Oh god, why?


Tired of ads bloating your TV? We have some bad news. Roku, the kings of turning your idiot box into a smart one, is apparently developing a way to show you ads on its TVs even when you're not using one of its streaming apps, Lowpass reports.

That's right: whether you're using your gaming console or watching cable, this potential system could plaster an ad on top of whatever you're using your Roku TV to look at — so long as it's hooked up with an HDMI cable.

According to a patent application filed in August and published in November, the tech would shove ads onto your screen whenever it detects a break in activity. Pause your game or movie, for example, and the Roku TV would seize the moment to overlay a "relevant ad."

Should this actually be implemented, Roku will have finally conquered one of its major "blind spots," as Lowpass puts it: until now, its TVs haven't been able to "see" what you're doing on your HDMI devices.

No Breaks

Does this all sound invasive? Wait till you hear how the Roku system sniffs out your pauses. As detailed in the patent, Roku wants to directly monitor the video signal being sent from your Blu-ray player or what-have-you into a Roku TV.

Things like a static frame or a period of no audio would tell the system if the video feed is paused. It could also potentially look for a pause symbol on the screen. If your TV uses HDMI-CEC, a system that allows HDMI devices to be controlled by one remote, it could even detect when you hit the pause button.

As for the "relevant ad" part of the equation, the Roku TV would leverage widely used content recognition technology to identify what's onscreen in, say, a movie you're watching.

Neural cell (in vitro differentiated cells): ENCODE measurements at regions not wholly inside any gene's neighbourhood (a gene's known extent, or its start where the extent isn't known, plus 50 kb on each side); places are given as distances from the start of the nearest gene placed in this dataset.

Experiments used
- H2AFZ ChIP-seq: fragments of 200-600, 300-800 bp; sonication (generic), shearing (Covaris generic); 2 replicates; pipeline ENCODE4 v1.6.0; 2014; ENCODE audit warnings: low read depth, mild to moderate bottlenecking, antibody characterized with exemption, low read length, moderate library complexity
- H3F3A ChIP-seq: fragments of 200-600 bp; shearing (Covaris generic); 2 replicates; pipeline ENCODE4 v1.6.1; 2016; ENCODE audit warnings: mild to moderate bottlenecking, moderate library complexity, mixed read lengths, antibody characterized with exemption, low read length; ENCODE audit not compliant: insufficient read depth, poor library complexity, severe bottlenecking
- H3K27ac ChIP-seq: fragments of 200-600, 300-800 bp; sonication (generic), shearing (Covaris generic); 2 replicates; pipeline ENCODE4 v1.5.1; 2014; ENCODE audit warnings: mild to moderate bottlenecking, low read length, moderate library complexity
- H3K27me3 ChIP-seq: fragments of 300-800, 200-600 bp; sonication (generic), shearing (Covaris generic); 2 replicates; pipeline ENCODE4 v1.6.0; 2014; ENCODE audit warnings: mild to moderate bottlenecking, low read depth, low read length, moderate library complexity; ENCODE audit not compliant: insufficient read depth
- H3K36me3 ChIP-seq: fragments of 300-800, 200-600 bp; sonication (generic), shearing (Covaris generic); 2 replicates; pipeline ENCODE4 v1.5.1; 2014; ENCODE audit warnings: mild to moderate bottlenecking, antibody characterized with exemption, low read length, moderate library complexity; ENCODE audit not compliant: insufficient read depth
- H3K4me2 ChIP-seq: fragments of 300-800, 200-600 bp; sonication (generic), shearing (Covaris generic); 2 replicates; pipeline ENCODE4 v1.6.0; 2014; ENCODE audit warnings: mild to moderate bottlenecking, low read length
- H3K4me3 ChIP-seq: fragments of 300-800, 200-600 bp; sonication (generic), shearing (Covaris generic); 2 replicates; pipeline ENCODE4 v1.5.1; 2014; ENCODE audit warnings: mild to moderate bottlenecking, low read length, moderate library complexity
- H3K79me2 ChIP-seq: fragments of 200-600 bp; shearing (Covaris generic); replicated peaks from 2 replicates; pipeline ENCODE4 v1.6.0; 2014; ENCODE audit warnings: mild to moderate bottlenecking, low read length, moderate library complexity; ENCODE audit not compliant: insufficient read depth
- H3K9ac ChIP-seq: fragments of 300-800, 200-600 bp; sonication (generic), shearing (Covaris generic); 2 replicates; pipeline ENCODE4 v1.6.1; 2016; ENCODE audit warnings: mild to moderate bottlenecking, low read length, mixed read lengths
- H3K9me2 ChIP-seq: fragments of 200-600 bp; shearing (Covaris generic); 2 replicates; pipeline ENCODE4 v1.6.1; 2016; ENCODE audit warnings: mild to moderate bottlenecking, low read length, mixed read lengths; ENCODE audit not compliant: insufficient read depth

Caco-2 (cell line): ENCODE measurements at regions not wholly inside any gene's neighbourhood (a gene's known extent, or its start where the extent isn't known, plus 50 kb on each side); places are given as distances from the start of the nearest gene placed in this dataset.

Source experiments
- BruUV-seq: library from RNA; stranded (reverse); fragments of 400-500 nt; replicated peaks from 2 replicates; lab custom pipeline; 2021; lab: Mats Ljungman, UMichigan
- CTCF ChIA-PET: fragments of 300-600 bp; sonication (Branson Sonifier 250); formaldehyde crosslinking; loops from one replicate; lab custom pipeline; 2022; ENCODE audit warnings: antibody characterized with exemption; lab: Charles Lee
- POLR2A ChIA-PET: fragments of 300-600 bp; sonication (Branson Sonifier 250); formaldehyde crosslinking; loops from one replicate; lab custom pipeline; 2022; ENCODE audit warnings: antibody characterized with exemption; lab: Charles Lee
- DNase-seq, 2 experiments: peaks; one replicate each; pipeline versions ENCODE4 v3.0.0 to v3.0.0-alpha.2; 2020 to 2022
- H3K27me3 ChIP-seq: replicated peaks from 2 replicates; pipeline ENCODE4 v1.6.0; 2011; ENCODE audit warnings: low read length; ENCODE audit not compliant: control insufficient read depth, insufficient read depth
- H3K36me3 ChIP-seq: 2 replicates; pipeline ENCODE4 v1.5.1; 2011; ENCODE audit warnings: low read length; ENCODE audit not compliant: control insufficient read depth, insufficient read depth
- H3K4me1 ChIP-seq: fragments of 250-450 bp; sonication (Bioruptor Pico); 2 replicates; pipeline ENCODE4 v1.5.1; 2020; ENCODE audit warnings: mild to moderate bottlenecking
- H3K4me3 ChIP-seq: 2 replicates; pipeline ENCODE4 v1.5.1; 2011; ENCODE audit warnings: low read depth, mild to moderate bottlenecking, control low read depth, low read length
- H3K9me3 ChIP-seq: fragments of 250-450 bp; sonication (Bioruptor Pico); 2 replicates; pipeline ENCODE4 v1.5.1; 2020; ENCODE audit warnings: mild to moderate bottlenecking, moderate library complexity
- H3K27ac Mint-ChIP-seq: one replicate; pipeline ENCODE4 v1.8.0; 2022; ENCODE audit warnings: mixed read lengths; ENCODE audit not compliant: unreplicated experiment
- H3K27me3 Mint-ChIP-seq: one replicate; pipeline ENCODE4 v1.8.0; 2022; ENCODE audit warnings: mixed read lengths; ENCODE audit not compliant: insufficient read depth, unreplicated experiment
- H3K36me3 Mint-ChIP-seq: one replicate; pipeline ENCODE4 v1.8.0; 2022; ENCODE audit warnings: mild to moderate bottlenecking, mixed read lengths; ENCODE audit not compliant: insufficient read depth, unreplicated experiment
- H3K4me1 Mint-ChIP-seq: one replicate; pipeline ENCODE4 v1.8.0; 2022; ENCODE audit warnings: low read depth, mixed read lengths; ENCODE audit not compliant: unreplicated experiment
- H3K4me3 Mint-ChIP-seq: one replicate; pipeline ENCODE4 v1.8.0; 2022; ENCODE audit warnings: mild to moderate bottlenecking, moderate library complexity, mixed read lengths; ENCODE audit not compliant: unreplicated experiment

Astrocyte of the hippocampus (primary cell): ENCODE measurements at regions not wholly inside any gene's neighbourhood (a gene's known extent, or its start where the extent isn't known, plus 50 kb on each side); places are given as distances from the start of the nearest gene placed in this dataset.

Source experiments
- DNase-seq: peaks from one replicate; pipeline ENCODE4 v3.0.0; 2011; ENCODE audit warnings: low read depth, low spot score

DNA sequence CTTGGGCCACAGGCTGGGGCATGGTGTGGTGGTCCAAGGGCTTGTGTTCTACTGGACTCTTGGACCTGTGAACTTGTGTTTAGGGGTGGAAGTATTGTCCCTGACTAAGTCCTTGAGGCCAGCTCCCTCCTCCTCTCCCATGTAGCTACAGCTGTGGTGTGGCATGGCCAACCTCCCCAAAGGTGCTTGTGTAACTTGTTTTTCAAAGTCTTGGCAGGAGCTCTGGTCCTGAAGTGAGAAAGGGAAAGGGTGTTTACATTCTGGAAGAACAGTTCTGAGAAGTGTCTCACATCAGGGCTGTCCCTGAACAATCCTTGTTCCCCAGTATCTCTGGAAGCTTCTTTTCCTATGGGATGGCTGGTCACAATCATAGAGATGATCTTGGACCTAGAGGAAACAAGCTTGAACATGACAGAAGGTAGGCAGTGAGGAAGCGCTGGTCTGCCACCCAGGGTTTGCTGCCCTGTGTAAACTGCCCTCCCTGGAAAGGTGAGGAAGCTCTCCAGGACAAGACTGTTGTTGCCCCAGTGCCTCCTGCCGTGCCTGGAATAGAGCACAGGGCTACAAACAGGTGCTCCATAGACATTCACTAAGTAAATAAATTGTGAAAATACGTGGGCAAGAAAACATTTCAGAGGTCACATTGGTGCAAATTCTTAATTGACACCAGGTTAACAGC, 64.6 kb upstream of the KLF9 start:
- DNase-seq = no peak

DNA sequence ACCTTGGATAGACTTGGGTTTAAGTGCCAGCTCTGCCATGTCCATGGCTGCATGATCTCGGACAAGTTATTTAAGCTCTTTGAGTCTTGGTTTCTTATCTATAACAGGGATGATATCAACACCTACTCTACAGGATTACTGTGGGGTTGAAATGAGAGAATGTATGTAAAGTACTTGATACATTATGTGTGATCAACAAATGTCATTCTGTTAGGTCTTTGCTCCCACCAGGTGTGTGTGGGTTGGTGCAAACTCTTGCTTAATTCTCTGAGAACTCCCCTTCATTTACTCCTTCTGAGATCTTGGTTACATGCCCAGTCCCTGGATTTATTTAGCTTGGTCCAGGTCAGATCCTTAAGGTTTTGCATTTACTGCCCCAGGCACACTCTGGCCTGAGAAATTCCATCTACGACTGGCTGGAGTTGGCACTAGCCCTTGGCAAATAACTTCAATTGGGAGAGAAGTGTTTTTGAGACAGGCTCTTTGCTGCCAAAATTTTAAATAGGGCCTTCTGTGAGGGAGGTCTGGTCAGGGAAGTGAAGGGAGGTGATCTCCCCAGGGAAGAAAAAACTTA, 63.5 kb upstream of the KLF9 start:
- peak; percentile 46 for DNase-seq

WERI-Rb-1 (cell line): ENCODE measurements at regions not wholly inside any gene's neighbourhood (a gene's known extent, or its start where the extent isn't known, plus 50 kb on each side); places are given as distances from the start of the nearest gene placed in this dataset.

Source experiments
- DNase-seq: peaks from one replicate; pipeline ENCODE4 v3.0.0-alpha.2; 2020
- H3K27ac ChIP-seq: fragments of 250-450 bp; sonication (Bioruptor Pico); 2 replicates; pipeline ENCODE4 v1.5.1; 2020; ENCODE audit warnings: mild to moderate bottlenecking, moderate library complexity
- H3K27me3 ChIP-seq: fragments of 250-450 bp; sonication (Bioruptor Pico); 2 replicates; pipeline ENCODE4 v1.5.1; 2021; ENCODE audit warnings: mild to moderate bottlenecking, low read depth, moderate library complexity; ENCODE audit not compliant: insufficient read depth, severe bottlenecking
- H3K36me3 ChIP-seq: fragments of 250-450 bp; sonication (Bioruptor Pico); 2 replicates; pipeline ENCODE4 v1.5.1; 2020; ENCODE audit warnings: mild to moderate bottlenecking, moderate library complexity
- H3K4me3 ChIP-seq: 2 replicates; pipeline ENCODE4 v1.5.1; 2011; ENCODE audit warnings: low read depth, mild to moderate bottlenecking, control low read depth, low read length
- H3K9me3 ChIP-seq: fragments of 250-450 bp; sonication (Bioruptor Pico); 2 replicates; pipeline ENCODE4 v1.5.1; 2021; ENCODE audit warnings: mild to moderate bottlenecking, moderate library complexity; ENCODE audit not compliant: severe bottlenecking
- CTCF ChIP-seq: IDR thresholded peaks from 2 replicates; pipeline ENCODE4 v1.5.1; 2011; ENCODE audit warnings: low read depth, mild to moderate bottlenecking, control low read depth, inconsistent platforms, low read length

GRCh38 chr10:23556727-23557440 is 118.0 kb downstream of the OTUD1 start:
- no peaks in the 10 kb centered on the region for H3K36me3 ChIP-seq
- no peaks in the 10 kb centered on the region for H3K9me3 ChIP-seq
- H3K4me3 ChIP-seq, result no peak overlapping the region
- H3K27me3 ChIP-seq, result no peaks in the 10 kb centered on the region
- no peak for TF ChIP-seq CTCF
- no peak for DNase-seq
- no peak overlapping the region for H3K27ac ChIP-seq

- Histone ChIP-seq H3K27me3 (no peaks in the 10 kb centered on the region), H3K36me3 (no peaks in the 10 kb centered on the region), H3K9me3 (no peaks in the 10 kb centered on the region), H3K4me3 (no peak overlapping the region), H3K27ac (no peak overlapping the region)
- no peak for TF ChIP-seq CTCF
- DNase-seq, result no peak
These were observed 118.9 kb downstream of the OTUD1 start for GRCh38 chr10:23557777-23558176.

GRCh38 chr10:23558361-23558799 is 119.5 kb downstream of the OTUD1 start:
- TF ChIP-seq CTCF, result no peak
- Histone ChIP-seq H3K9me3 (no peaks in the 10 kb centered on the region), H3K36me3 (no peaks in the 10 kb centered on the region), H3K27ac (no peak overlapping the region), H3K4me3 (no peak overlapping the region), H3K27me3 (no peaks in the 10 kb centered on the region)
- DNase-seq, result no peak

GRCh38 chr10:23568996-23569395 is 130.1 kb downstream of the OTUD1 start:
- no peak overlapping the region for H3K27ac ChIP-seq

For example, once it detects the movie you're watching and the actors involved, it could also pick out metadata that "may correspond to a champagne bottle and mountain scenery," the patent reads, per Lowpass. Then "the relevant ads may include the famous actor, a type of champagne, vacation opportunities that include the mountain scenery recognized."

And boom, a targeted ad is remorselessly delivered straight to your screen and your unwitting eyeballs, whether you like it or not.

Patently Ridiculous

This is pretty galling stuff. Still, as bad as it sounds, it's not that unusual as far as corporate patents go.

Huge companies will often file patents for outlandish concepts — like that one Sony filed that would have customers yell a brand's name to skip ads — that they may not intend to use, simply as a way of ensuring their competition can't leverage those ideas in the future.

On the other hand, we wouldn't put it past Roku — or any big tech company — to actually implement something as invasive as this.

As Lowpass notes, Roku is pretty greedy when it comes to advertising. Last year, it allowed big brands to buy ad slots that show on its iconic Roku City screensaver. Who's to say it won't stop there?

More on TVs: Company Giving Away TVs With Second Screen That Shows Constant Ads

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